leads to hide the details a null identifier, an issue that we discuss in section 3.5.

   Intermediate prefixes like /40, /48 or /56 appear as compromise.
   Only some of the internal IPv4 subnetting scheme.
       Note that there may be other mechanisms bits are part of discovering the
       topology beyond merely inspecting addresses, so while this is not
       sufficient /64 addresses.  Reverse
   checks, in itself, it is particular, may have a necessary component of any larger
       solution.  Also note that providing this capability conflicts
       with limited efficiency.  Reverse checks
   limited the requirement 5.
   7.  An algorithm MAY provide most significant bits of the ability to hide an IPv4 address from
       "helpful" IPv4 NATs.  Consider will reduce the scenarios depicted below with
       IPv4 NATs that attempt
   possibility of spoofing external address, but would allow internal
   hosts to be "helpful" by looking spoof internal addresses.

   We propose here a compromise, based on using no more than 1/256th of
   an organization's allocation of IPv6 addresses for the NAT's
       public IPv4 address in inbound application payloads and then
       translating it translation
   service.  For example, if the organization is an ISP, with an
   allocated prefix /32 or shorter, the ISP could dedicate a /40 prefix
   to the translation service.  An end site with a private IPv4 address, and similarly
       translating /48 allocation could
   dedicate a private IPv4 address /56 prefix to the NAT's public IPv4
       address in outbound payloads.  While this can break applications
       since the same bytes that appear in translation service.

   The recommended prefix length is also a function of the IPv4 address deployment
   scenario.  The stateless translation can appear
       normally be used for Scenario 1,
   Scenario 2, Scenario 5 and Scenario 6 defined in
   [I-D.ietf-behave-v6v4-framework].  For different scenarios, the payload purely by coincidence,
   prefix length recommendations are:
   o  For scenario 1 (an IPv6 network to the fact remains
       that many NATs have been observed IPv4 Internet) and scenario
      2 (the IPv4 Internet to do this in an attempt to
       make other protocols work.

       In the first IPv6 network), we recommend using a /40
      prefix for an ISP holding a /32 allocation, and a /56 prefix for a
      site holding a /40 allocation.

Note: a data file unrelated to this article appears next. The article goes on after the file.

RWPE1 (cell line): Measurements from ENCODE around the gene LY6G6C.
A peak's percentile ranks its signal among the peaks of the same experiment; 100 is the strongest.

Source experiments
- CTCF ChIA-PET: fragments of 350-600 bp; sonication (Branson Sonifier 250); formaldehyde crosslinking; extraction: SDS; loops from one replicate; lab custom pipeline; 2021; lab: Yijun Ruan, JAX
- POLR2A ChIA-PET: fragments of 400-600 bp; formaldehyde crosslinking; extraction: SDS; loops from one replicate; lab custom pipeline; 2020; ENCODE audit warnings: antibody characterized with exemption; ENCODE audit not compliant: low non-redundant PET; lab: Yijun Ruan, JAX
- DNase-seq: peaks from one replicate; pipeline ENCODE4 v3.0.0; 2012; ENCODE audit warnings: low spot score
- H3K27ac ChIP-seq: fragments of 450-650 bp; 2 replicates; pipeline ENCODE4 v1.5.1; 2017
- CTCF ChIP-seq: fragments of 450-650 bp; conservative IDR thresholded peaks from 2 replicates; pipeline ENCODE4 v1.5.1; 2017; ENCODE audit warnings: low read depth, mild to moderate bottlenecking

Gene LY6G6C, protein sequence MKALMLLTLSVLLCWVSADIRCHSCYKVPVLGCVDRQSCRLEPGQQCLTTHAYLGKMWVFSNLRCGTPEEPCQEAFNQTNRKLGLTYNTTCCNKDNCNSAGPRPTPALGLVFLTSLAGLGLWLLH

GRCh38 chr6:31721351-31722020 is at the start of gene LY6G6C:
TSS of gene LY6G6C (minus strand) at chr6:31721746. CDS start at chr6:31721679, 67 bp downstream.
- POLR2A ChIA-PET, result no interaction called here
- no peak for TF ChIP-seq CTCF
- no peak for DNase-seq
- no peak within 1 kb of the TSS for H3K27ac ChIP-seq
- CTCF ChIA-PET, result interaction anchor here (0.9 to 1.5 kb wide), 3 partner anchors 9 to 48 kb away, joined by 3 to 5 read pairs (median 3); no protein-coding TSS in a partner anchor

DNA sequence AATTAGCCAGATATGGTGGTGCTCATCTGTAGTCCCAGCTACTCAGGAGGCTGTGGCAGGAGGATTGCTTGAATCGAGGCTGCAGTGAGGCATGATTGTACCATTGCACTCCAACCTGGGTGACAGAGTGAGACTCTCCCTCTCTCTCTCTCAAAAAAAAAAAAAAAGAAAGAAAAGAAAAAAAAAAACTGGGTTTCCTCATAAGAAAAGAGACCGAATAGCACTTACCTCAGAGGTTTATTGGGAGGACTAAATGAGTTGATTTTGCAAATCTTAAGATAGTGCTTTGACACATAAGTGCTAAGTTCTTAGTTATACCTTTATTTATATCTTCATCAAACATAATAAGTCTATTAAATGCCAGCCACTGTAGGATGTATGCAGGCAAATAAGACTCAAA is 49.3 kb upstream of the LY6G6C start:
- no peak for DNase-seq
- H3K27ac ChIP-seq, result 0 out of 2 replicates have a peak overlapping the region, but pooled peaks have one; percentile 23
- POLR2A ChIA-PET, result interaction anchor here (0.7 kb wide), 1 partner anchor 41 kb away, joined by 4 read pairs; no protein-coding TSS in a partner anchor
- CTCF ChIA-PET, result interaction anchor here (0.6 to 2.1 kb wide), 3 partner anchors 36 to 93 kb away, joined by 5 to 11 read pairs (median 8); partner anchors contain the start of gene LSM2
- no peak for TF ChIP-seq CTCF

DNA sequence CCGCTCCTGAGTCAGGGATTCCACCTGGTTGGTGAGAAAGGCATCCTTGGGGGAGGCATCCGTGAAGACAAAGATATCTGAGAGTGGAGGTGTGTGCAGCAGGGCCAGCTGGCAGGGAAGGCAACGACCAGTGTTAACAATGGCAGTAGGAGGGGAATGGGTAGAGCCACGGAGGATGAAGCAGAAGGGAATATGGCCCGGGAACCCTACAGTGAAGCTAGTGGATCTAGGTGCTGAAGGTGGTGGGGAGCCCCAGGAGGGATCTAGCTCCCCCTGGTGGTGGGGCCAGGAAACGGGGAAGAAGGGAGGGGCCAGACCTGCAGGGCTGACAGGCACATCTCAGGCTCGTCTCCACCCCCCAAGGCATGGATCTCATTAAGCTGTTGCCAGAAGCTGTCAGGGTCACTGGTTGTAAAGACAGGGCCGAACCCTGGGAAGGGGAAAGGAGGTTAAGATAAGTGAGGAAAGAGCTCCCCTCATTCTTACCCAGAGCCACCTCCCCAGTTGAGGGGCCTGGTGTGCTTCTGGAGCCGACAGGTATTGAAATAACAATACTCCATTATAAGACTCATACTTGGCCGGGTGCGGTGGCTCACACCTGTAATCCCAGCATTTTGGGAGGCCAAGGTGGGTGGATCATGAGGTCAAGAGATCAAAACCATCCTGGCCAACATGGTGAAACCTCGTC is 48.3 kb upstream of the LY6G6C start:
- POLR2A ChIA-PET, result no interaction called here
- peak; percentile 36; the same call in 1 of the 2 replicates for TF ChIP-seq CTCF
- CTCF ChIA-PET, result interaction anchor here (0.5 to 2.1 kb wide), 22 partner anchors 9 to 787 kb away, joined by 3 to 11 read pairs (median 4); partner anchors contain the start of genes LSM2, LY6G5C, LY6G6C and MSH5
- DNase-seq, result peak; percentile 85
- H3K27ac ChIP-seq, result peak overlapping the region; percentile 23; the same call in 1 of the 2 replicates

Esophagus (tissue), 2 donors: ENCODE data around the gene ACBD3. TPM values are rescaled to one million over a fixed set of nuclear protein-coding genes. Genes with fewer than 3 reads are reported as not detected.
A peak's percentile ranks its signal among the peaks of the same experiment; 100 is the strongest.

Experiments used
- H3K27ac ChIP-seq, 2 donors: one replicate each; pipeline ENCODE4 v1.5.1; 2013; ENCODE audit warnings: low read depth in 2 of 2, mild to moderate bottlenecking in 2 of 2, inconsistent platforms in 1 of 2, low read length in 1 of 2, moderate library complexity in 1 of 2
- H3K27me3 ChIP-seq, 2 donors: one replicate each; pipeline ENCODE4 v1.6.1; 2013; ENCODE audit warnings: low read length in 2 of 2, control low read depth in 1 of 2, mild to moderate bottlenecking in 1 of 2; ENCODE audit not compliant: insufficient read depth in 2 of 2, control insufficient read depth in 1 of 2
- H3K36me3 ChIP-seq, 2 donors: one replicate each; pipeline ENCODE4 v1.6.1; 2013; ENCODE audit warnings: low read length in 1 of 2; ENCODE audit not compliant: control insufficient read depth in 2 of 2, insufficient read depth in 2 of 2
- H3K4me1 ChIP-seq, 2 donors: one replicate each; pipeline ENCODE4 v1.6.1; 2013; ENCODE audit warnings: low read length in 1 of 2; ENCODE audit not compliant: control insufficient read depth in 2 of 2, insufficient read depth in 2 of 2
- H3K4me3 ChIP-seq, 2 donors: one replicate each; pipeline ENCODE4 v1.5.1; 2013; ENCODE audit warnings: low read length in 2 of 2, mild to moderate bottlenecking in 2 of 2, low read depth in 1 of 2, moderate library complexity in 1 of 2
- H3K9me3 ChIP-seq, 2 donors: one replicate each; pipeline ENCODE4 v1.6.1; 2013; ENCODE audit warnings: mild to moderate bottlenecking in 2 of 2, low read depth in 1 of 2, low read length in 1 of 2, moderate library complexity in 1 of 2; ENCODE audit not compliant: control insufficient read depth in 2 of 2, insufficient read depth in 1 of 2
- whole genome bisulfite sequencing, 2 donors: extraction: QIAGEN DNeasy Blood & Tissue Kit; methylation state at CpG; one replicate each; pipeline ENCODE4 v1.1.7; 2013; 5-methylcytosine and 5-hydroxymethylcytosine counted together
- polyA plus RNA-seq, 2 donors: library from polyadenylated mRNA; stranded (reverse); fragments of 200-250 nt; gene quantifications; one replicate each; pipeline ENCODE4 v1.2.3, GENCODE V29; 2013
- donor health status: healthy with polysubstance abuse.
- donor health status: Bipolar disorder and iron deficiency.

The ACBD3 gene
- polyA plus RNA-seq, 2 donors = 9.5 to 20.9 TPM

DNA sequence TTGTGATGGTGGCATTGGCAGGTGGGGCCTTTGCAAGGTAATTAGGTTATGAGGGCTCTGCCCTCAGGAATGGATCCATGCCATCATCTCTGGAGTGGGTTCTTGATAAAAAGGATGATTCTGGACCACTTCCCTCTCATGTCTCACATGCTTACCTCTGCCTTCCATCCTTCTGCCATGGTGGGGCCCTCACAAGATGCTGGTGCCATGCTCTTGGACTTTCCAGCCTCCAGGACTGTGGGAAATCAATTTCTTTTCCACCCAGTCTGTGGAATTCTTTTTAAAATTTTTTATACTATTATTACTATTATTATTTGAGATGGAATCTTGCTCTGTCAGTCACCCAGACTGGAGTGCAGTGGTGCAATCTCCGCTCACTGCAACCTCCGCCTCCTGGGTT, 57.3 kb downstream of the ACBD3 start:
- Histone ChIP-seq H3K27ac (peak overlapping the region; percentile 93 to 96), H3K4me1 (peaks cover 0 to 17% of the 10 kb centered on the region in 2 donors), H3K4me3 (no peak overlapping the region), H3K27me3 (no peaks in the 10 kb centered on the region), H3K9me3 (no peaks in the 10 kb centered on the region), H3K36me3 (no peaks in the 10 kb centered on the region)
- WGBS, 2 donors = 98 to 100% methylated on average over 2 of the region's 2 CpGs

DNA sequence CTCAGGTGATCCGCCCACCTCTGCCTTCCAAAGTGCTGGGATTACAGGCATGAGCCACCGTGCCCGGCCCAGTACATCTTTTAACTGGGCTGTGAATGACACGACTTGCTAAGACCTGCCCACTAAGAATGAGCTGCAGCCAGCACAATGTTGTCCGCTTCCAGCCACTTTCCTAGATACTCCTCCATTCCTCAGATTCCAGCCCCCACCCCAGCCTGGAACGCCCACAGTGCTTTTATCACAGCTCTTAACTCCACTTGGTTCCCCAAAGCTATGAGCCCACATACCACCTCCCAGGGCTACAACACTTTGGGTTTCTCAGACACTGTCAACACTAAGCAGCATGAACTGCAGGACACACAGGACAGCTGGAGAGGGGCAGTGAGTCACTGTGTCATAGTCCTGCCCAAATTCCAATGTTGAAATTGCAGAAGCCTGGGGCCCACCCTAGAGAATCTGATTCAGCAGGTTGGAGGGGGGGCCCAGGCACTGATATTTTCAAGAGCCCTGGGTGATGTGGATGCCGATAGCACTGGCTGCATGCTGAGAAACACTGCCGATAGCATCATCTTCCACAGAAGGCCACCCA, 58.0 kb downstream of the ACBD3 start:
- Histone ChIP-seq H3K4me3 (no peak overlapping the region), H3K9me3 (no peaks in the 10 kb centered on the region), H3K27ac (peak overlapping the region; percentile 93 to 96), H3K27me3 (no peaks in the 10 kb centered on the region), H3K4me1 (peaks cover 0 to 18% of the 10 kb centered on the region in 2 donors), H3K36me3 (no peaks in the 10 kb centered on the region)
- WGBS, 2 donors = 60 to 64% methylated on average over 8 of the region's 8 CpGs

o  For scenario 5 (an IPv6 address assigned network to an IPv6 host),
       an IPv4 NAT has IPv4 public address Y, network) and an address translator
       uses scenario 6
      (an IPv4 address X to map to an IPv6 address assigned network to the
       IPv6 host.  If the IPv6 host sends an application payload that
       includes an IPv6 address that directly embeds X (e.g.,
       ::ffff:0:X) then this may be translated by the IPv4 NAT to
       ::ffff:0:Y, and similarly if the IPv4 host sends an application
       payload that includes ::ffff:0:Y then this network), we recommend using a /64
      prefix.

3.4.  Choice of Prefix for Stateful Translation Deployments

   Organizations MAY deploy translation services based on stateful
   translation technology.  The organizations may be translated by
       the IPv4 NAT decide to ::ffff:0:X. This may use either a
   Network Specific Prefix or may not the Well Known Prefix.  The Well Known
   Prefix SHOULD be desirable.

                                              ________
                       X                 Y   /  IPv4  \ used when no Network Specific Prefix is available.

   When these services are used, internal hosts are addressed through
   standard IPv6 ---- IPv4/IPv6 ------- "Helpful" ---| Internet |- IPv4
   Host      Translator addresses, while IPv4 NAT     \________/   Host

       In the second scenario (an IPv6 address used to represent an hosts are represented by IPv4
       host),
   embedded addresses, as specified in section 2.

   The stateful nature of the IPv4 NAT has public address Y, and translation creates potential stability
   issue when the IPv4 host
       behind it has address Z. organization deploys multiple translators.  If several
   translators use the IPv6 host sends an application
       payload that includes an IPv6 address same prefix, there is a risk that directly embeds Y
       (e.g., ::ffff:Y) then this packet
   belonging to the same connection may be translated by the IPv4 NAT routed to
       ::ffff:Z, and similarly if different
   translators as the IPv4 host sends an application
       payload that includes ::ffff:Z then this may internal routing state changes.  This issue can be translated
   mitigated either by the
       IPv4 NAT assigning different prefixes to ::ffff:Y. This may different
   translators, or may not be desirable.

                           ________
                          /  IPv4  \     Y             Z
   IPv6 ---- IPv4/IPv6 --| Internet |----- "Helpful" --- IPv4
   Host      Translator   \________/        IPv4 NAT     Host

       As a result, protocols such as Teredo [RFC4380] and STUN
       [RFC5389] today avoid such problems by obscuring ensuring that all translators using same prefix